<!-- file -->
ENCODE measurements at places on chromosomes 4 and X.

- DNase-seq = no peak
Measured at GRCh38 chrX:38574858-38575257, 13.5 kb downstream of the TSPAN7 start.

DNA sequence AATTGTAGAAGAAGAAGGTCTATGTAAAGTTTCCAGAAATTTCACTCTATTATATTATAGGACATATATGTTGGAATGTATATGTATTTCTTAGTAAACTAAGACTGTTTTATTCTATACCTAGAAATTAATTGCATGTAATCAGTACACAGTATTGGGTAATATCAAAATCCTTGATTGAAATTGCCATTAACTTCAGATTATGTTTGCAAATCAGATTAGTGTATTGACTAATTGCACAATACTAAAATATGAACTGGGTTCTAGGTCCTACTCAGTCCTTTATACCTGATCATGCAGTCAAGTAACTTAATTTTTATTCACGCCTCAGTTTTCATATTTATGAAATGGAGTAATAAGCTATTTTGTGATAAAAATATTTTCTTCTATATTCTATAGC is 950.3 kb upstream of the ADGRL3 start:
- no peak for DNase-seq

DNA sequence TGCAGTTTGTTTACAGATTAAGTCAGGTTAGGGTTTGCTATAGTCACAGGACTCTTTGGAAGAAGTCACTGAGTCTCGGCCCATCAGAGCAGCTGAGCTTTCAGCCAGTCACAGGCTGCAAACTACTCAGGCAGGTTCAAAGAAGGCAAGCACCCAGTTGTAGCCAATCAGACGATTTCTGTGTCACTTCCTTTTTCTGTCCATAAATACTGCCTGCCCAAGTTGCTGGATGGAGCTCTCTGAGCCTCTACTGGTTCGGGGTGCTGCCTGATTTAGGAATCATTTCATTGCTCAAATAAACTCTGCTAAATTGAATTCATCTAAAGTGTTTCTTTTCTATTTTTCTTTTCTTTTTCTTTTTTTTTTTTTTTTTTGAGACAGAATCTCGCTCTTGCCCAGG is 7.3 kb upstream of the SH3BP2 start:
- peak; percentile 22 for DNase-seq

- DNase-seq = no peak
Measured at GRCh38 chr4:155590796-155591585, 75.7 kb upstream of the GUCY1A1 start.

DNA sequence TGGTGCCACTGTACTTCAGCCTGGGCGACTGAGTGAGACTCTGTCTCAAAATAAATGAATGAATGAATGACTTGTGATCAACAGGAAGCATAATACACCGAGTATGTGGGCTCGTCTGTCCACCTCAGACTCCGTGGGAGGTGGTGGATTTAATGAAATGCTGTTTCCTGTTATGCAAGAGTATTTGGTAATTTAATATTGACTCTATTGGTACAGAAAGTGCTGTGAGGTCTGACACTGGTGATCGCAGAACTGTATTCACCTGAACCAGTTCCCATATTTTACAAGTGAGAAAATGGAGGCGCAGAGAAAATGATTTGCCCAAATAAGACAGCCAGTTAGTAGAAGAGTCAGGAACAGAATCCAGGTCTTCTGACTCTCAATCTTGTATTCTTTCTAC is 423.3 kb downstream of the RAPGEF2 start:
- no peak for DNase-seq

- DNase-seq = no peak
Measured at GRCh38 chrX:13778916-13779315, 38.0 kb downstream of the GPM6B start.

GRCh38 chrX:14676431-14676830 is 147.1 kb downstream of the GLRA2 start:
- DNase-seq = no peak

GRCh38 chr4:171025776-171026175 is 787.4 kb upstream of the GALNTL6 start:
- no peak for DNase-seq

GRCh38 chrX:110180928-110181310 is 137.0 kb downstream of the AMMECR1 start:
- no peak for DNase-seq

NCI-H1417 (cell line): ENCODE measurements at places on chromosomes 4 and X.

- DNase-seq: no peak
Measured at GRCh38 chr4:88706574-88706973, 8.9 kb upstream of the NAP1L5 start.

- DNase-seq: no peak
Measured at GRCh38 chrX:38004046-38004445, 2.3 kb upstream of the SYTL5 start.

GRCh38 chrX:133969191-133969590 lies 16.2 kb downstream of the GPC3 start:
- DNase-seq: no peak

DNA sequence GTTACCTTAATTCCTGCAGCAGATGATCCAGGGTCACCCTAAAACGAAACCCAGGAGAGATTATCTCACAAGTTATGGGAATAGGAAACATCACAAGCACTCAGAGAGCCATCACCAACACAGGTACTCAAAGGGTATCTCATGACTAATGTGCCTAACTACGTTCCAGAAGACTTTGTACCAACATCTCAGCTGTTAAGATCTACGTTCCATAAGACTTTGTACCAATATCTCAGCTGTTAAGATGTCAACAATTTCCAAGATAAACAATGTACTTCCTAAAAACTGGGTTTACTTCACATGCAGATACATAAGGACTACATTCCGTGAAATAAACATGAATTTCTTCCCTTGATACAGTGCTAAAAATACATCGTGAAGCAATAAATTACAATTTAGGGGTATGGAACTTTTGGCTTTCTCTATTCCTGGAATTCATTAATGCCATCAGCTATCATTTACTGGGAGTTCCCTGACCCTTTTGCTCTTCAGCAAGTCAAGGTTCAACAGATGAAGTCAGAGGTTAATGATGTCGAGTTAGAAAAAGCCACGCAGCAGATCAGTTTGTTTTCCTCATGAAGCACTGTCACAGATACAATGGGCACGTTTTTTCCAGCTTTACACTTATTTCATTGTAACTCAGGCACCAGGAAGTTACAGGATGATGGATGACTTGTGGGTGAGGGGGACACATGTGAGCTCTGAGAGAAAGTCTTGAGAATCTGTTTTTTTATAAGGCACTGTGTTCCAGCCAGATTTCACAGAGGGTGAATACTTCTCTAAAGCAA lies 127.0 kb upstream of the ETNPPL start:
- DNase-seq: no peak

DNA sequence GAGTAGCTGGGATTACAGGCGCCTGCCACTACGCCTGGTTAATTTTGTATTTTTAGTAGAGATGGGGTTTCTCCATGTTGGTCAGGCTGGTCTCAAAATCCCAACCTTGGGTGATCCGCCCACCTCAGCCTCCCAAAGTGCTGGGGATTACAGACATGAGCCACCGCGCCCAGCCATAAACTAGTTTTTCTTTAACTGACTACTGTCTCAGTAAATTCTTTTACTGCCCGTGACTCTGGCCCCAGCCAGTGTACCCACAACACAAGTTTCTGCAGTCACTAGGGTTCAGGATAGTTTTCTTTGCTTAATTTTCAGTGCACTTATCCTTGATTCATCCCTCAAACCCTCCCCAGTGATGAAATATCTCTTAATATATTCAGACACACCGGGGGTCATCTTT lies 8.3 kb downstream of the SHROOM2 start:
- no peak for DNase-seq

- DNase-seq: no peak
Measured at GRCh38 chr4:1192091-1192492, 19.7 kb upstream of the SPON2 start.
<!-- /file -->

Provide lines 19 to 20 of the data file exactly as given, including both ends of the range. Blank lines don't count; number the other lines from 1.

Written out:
- no peak for DNase-seq

NCI-H1417 (cell line): ENCODE measurements at places on chromosomes 4 and X.